Table of Contents
- 1 45-70 Government & 30-30 Winchester Key Differences
- 2 In-Depth Comparison
- 3 45-70 or 30-30? We Choose...
45-70 Government & 30-30 Winchester Key Differences
The Winchester ammo is a popular black powder cartridge that is lighter and smaller than the Government cartridge. With modern factory ammo, the 30-30Win has a higher velocity, less drawback, less bullet drop, and has a 300-400 fps advantage in velocity. However, the Government round has noticeably more retained energy at hunting ranges because it uses a heavier cartridge.
The 160-grain bullet of Winchester in Hornady LEVERevolution has a muzzle energy of 2,026 feet-per-pound, while the 325-grain of Government magnum ammo has 3,032 feet-per-pound. Both ammo is also available in Federal’s Power Shok ammo line, we can use a 150-grain JSP Winchester ammo and 300-grain of Government round with a muzzle energy of 1,902 feet-per-pound and 2,280 feet-per-pound, respectively. Winchester ammo has 120-170-grain standard ammo weights.
- Brand: Government
- Model: 45-70 Government
- Bullet Size: .458 inches
- Bullet Diameter: .458 inches
- Shell Case Length: 2.1 inches
- Energy (per 200 yards): 1010 ft/lbs
- Velocity (per 200 yards): 1377 ft/s
- Muzzle Energy: 2942 ft/lbs
- Muzzle Velocity: 2350 ft/s
- Brand: Winchester
- Model: 30-30 Winchester
- Bullet Size: .308 inches
- Bullet Diameter: .308 inches
- Shell Case Length: 2.029 inches
- Energy (per 200 yards): 1,304 ft/lbs
- Velocity (per 200 yards): 1,916 ft/s
- Muzzle Energy: 2,046 ft/lbs
- Muzzle Velocity: 2,400 ft/s
The Win 30-30 and 45-70 ammo have a range of 100 yards. The Government magnum ammo has a muzzle velocity of around 2,100 feet-per-pound, while the 30-30 cartridge has approximately 2,400 feet-per-pound, not as good as the 223 Remington round but still, great ballistics.
Although Win ammo is commonly used for North American game hunting rifles for deer, black bear, and brown bear, the Government magnum ammo is heavier than the 30-30 ammunition and 44 magnum. Since the 30-30 ammo has a lesser bullet drop and better wind resistance, it takes another win.
For big game hunting ammo, here’s our 6.5 Creedmoor and 6.5 Grendel comparison.
Both ammo perform their best at approximately 150 yards, making them a better cartridge choice for short-range hunting. Since these ammo are heavier than most hunting ammo, they are often used in big game hunting.
But if you expect to hunt at longer distances as the 223 Remington, you may prefer the Winchester ammo because it performs longer ranges than the Government ammo. However, if you wish to pursue larger game animals with better penetration, the heavier and more powerful Government ammo would be a better choice.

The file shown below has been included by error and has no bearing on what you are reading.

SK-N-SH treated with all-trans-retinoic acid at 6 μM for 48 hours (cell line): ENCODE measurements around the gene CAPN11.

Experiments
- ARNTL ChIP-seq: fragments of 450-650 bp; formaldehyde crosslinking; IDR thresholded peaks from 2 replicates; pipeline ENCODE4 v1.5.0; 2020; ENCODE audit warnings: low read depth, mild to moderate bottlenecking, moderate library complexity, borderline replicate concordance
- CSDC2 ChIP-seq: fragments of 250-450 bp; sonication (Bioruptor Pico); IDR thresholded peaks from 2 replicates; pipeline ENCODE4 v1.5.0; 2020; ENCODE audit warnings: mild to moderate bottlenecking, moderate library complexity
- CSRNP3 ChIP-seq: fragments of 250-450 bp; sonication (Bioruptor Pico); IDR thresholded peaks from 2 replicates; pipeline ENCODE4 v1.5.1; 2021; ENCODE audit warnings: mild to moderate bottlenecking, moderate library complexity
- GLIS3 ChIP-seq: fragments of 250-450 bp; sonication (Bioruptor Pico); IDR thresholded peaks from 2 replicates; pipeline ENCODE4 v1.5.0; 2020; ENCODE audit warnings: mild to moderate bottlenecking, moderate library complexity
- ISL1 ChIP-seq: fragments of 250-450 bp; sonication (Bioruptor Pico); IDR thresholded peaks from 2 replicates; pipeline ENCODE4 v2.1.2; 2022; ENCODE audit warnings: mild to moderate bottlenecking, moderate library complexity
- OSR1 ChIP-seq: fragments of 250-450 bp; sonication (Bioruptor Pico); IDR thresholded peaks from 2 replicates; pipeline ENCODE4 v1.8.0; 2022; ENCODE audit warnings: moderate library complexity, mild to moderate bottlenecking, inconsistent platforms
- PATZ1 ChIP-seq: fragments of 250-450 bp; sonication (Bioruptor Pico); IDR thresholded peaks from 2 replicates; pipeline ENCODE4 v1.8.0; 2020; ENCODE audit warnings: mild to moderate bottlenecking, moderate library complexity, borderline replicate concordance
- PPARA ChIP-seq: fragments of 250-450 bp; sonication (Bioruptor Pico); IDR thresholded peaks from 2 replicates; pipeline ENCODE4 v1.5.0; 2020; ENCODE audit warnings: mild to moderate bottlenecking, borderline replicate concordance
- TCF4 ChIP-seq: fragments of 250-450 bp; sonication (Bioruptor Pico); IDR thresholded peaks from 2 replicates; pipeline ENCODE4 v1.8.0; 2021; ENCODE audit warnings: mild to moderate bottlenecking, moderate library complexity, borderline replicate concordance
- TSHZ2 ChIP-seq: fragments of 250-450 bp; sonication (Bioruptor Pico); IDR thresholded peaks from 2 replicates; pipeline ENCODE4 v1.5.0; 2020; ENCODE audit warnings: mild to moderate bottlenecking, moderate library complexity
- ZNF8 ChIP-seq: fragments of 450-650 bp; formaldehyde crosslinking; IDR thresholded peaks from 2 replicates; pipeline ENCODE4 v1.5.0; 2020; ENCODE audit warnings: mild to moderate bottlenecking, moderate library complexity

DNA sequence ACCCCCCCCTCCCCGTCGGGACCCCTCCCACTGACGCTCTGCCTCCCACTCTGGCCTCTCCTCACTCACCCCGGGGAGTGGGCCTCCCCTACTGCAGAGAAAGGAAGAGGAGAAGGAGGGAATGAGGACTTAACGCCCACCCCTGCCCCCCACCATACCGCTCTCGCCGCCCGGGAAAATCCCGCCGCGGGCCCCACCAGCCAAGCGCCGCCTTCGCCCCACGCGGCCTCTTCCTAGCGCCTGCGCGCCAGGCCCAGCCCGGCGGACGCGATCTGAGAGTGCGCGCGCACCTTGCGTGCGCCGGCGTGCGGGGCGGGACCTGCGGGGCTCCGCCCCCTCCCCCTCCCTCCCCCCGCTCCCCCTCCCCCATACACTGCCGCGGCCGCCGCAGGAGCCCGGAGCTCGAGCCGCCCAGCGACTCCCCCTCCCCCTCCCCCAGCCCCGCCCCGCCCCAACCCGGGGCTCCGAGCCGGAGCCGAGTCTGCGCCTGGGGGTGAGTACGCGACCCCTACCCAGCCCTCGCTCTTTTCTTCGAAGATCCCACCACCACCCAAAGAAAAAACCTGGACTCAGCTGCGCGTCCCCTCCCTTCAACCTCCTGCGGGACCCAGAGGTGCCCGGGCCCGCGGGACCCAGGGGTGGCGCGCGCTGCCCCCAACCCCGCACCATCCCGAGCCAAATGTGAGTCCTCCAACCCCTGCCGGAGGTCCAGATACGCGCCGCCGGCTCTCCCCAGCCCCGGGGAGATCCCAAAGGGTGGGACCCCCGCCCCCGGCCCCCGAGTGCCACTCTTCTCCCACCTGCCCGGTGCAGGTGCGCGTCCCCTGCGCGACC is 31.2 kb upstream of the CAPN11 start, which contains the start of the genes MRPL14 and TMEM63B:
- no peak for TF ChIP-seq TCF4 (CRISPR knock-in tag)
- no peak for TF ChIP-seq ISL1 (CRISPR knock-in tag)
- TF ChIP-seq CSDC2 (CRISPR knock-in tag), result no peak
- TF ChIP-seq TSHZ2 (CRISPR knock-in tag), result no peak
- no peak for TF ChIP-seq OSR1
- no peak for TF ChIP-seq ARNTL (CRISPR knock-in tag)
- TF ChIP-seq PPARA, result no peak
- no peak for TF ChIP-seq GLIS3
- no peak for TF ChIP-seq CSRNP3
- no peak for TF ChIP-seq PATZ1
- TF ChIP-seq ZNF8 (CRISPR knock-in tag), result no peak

The Winchester ammo has less downrange drop vs the 45-70 magnum loads. And since the lever-action Government round is more massive, its trajectory drops faster. Lighter ammo stays in the air longer, having an edge in having a flatter trajectory and in reaching longer distances.
If you’re looking for ammo with flatter trajectory, check out this 38 super vs 9mm Luger article.
When we tested out the ammo using the Remington ammo line, we noticed a notable difference in their accuracy. Since the 45-70 Government ammo is heavier and has a steeper trajectory vs the Win ammo, we find it harder to hit our targets more accurately because of its drawback, making it harder to place our shots. With this, Winchester deer hunting ammo is more accurate.
Long Distance Shooting
Both ammo are ideal options for a large game hunting rifle because of their ammo sizes and weights.
Unfortunately, if you aim for longer distance shooting as the 223 Remington ammo, both ammo aren’t right for you.
They perform best in the short distance shooting but have excellent penetration like the 45 Colt.
But the Winchester ammo has a better edge slightly for still performing at 200 to 300 yards.
The price of Win ammo is less expensive than the Government magnum ammo. One advantage for the Government magnum ammo is having one of the hottest Government ammo—the 405 grain jacketed flat point ammo manufactured by Buffalo Bore and Remington Core Lokt and is chambered for short-barreled lever-action rifles like the Marlin 1895 and Marlin 336.
You would get more materials with a lever-action 45-70 loads than a 30-30 Winchester ammo, but with the cost per trigger pull, 30-30 Win ammo has the edge. The .30-30 ammunition is still limited, but not quite as bad as .45-70.
Looking for cost-effective ammo? Take a look at this 458 SOCOM and 450 Bushmaster comparison.
Even at a shorter range, wherein shooting is generally slower and more meticulous, the drawback still matters to most shooters.
When we used the .30-30 Winchester ammo, we noticed its lighter energy, making our shot easier.
Its less recoil is notable when compared to the 45-70’s heavier recoil. Hence, the 30-30 Winchester ammo nailed this category.
Neither is considered exceptionally fast like the 223 Remington since they are on the heavier side. However, if velocity is a priority, you will likely prefer the Winchester ammo over the 45-70 Government magnum ammo because it has a muzzle speed of 2,400 feet per second not as high as the velocity of the 223 Remington but relatively higher than the speed of .45-70 Government round at 2,050 fps.
30-30 Winchester Pros & Cons
45-70 Government Pros & Cons
45-70 or 30-30? We Choose...
In this in-depth comparison between the 45-70 vs 30-30 rounds, our team chooses the 30-30 round because it has significantly reduced drawback and less ammo drop, giving it a flatter trajectory. Since the 30-30 Winchester round is lighter and slimmer, it also has a higher velocity, faster speed, and a slightly more reach than the Government magnum ammo.
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